In Defense of Sutlers Submitted

by Folo Watkins

The following appeared on the revwar mailing list and is reprinted here with Mr. Sullivan's permission:

On Fri, 22 March 1996, a member of the "RevWar list" wrote:

"Similarly, I ordered a fair amount of copperware by mail. About a month and a half later I got a note saying that it would be six months before it was delivered. I finally got it 11 months after the order. Of course, this guy managed to keep all of the 'sutlers' well supplied with his goods, and always had plenty to sell at events -- basically, there's always product for those who DON'T pay in advance, but if they've got your money already, you go to the bottom of the list.

"It doesn't take much math to figure out what's going on here- if you can get enough people to pay in advance for product that won't be delivered for many months, or even to make a 50 percent deposit, just the interest on that money can amount to thousands or tens of thousands a year. The faster you deliver on the prepaid orders, the less 'free' money you make on the deal. Because of that, the way for the dealer to maximize his income is to work on the orders that are not paid for in advance, and to delay the ones that are paid for by as long as he thinks he can get away with.

"In a lot of fields this sort of behavior wouldn't be tolerated, but in this one it pretty much seems to be the norm."

I had to answer this one, because A) since I'm the "Sutler Coordinator" for the Continental Line, I thought I had to write something, and B) it presents a good forum to air some sutler gripes coming from both directions.

First, if the person who made the above post thinks we as sutlers are dealing in volumes where "the interest on that money can amount to thousands or tens of thousands a year" well, think again. I'll let you in on a business secret: I have NEVER had sales over $800 at any event I have ever attended. If I sell $500 at an event I consider it a success. The LARGE 18th-century sutlers sell on average about $5,000 at LARGE events. There are maybe two or three large events per year -- most events are smaller ones. Most sutlers are smaller as well. Remember, we are talking gross sales, not profit. Do the math, and if you think that we make thousands on the interest alone, well, you aren't talking about current interest rates, or any other ones (except maybe Brazilian currency inflation).

Second, most retail sutlers don't get every item they order from these suppliers either -- it just looks that way, because we order lots of stuff. So when you see what we have to offer, often it is only what we have received from our supplier, not everything we have ordered (maybe the stuff that we have that you ordered was ordered six months ago, too)! Third, most suppliers require at least 50% up front on all orders. Frankly, I don't get anything on credit from the people I purchase from. I pay up front, just like you, for everything.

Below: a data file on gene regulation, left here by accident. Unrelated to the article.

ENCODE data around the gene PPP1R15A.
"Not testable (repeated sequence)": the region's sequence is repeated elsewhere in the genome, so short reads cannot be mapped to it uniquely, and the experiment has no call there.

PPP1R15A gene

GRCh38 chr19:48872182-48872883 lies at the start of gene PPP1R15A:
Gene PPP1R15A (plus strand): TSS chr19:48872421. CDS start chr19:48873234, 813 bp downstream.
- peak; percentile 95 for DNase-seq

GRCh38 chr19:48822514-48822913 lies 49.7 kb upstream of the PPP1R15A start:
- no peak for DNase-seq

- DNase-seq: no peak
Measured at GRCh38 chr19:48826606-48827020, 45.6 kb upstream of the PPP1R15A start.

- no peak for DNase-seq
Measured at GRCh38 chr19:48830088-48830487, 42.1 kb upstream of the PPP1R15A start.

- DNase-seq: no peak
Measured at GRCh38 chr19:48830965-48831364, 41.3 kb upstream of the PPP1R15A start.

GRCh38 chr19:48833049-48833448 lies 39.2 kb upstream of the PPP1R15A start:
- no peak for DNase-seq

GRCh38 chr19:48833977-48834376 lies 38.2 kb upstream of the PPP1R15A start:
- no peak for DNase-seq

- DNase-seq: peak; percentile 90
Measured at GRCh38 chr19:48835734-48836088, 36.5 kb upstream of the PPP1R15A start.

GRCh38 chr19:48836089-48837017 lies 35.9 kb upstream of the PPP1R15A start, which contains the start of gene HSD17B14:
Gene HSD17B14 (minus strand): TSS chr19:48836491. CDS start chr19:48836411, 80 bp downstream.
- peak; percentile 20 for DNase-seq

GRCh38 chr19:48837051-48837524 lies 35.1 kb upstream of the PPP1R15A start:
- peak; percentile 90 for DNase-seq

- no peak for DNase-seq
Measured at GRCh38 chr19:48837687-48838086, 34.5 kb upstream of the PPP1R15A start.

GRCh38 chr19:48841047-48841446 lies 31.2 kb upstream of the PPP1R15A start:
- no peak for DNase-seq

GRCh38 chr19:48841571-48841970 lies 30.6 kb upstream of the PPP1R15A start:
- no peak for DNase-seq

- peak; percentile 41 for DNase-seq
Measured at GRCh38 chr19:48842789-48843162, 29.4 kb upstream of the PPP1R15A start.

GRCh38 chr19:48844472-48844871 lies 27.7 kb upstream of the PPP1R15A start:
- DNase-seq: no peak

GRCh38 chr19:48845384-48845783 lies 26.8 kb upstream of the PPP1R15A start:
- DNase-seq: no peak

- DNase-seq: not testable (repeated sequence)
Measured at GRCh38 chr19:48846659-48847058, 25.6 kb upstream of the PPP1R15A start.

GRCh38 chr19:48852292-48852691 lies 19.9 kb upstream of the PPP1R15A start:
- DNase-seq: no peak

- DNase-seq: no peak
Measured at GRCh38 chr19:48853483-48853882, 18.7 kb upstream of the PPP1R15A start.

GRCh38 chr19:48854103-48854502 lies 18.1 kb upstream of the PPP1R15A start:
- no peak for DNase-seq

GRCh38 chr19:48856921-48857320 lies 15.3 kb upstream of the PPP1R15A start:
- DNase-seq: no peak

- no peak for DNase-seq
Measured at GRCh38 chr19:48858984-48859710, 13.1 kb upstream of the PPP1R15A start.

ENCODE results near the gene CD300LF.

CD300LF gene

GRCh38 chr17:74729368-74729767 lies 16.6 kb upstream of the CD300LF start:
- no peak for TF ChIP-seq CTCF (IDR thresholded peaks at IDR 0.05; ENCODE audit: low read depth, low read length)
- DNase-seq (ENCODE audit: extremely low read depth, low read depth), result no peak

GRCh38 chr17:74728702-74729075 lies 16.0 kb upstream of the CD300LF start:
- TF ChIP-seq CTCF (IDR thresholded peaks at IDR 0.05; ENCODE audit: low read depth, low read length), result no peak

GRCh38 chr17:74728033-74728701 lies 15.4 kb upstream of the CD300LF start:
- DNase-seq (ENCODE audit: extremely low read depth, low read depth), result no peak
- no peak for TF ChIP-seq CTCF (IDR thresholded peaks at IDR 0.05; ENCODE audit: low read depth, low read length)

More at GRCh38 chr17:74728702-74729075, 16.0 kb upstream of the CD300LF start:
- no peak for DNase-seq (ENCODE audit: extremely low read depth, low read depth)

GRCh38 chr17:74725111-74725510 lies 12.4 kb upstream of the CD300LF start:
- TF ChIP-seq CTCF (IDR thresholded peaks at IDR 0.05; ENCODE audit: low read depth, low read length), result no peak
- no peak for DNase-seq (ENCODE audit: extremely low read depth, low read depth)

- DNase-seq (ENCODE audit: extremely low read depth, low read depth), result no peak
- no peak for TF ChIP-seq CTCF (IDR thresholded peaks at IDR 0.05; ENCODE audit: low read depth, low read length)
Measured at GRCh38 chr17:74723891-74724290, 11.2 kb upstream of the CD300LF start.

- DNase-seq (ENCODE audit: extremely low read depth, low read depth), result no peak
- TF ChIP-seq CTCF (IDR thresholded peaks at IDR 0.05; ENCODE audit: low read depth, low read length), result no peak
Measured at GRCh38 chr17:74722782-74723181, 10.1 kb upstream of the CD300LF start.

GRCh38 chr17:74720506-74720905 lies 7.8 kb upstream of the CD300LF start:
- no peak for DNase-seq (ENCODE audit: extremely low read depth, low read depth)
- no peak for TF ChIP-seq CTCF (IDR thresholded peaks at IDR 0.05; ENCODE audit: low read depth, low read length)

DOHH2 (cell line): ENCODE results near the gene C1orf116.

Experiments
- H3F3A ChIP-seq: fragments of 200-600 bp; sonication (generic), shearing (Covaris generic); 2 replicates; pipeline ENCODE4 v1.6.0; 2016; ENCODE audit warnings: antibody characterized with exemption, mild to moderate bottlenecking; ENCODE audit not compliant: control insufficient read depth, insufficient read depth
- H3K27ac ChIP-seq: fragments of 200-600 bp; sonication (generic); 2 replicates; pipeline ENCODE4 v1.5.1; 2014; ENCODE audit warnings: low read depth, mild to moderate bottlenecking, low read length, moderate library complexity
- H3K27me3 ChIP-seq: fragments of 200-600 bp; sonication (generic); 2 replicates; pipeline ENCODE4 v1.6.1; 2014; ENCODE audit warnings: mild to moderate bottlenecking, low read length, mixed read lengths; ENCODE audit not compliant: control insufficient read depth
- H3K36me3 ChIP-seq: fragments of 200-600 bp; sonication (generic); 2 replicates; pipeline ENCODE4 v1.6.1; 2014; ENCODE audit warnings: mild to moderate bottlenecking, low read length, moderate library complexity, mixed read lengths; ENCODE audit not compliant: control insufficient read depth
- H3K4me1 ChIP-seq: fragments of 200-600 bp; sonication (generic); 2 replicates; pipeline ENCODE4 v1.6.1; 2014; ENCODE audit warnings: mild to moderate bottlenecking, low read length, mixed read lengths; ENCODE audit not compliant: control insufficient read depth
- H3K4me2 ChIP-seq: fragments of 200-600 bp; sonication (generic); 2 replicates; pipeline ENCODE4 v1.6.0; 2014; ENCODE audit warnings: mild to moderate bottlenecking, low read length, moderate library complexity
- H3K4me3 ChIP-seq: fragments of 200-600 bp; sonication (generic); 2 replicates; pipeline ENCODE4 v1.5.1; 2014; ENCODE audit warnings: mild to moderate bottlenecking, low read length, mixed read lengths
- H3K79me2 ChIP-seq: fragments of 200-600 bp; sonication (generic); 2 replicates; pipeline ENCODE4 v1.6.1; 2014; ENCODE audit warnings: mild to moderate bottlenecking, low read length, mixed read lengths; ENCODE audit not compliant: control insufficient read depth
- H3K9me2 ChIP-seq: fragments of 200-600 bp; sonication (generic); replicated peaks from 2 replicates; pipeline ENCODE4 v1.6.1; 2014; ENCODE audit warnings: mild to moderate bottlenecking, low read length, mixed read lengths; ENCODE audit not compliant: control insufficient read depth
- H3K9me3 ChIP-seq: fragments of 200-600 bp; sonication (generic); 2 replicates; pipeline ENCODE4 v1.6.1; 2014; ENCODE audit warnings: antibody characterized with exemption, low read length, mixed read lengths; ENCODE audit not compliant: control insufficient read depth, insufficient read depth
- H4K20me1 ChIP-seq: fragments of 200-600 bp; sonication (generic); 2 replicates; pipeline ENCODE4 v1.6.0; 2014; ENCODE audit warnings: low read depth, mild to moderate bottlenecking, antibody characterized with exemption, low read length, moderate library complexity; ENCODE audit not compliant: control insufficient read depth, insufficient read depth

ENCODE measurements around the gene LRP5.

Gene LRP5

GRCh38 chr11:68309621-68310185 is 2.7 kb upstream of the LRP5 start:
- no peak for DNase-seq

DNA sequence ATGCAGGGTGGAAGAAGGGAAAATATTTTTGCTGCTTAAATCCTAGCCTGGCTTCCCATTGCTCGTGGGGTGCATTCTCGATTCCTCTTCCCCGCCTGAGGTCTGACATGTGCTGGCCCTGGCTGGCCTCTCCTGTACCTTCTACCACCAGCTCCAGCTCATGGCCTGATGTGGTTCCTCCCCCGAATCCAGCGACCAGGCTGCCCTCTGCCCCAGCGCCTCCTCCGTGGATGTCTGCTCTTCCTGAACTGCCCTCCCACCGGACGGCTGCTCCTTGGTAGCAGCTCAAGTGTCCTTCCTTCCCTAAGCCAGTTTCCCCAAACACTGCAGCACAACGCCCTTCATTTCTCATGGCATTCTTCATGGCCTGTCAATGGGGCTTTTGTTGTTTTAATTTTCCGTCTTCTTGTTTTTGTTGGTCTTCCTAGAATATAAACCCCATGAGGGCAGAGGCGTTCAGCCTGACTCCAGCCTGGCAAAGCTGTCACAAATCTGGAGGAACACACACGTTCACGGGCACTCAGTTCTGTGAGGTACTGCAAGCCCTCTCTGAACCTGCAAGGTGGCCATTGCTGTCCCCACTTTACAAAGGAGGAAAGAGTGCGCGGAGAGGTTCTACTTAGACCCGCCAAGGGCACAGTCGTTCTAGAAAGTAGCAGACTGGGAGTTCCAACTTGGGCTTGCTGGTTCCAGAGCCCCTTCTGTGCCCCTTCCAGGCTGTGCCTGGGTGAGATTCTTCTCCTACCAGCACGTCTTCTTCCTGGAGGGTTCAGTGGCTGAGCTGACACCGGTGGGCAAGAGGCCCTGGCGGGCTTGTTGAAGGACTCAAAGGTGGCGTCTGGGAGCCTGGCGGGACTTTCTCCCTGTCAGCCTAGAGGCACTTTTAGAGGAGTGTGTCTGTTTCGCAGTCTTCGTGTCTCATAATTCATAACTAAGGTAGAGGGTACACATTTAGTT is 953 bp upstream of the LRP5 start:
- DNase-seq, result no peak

Fourth, there is vicious cycle going on here. We offer items for sale. You think you can get them cheaper if you go to the source. You go to the source, who is used to selling wholesale. The source begins to sell retail. The source is shortly overwhelmed with small orders mixed in with the big ones. Production runs cannot be set up, because there are all of these individual orders. The supplier's wholesale AND retail business begins to suffer. People then start complaining about the sutler, and begin to go somewhere else.

Fifth, about delivery times, many sutlers lie on purpose. (Gasp!) It's true! If you call sutler A, and are told that if you want that item, you'll get it in six months, and you call sutler B and are told that you can have that item in one month, who do you buy from?
These delivery times are promised even though both sutlers get the items from the SAME SOURCE and experience the same delivery times. After three months, you call the sutler and ask "Where is my item?" And the sutler says, "Well, I've had a real problem with that, but I should have it soon." Three more months go by, and now you're really getting mad. But then your item arrives, and you forget about how the first sutler told you the truth, but you didn't want to believe it.

Sixth, deal with sutlers that attend events. We are out there, in the open, unable to dodge any criticism that comes our way. The sutlers that never show up, well, they can treat people anyway they like. If you stop and think about it, there is a strong parallel between the sutlers that attend events and the one's that give good service.

I HATE DEFENDING THESE PEOPLE! Unscrupulous sutlers should be damned roundly. We as sutlers all get tarred with the same brush, whether we like it or not. In my business I make every effort to get things out as quickly as possible. I am trying this year to turn orders around even faster. But things happen. Sullivan Press is not my main source of income. So when my boss says "You're going to Denver", or my child gets sick, or something else comes up that is a priority in my life (as in the impending sale of our house and the impending birth of our second child), well, Sullivan Press gets put on hold.

What can you as a re-enactor do about it?
1. Stop buying from sutlers that lie about their delivery times.
2. Stop trying to go around the sutler to the source. It gums up the works for everybody. You might save a little money, but you'll definitely lose time.
3. Start canceling your orders when you don't get things on time.
4. Deal with people that attend events.
5. When you stop doing business with a sutler, tell him or her why. If they want to stay in business, they WILL change. If you don't tell them why, they'll never change.

Bob Sullivan, Sullivan Press

Editor's note: Sullivan's Press sells a variety of reproduction 18th-century books and documents. Write for a price list at: P.O. Box 1711, West Chester, PA 19380-0057 or email at: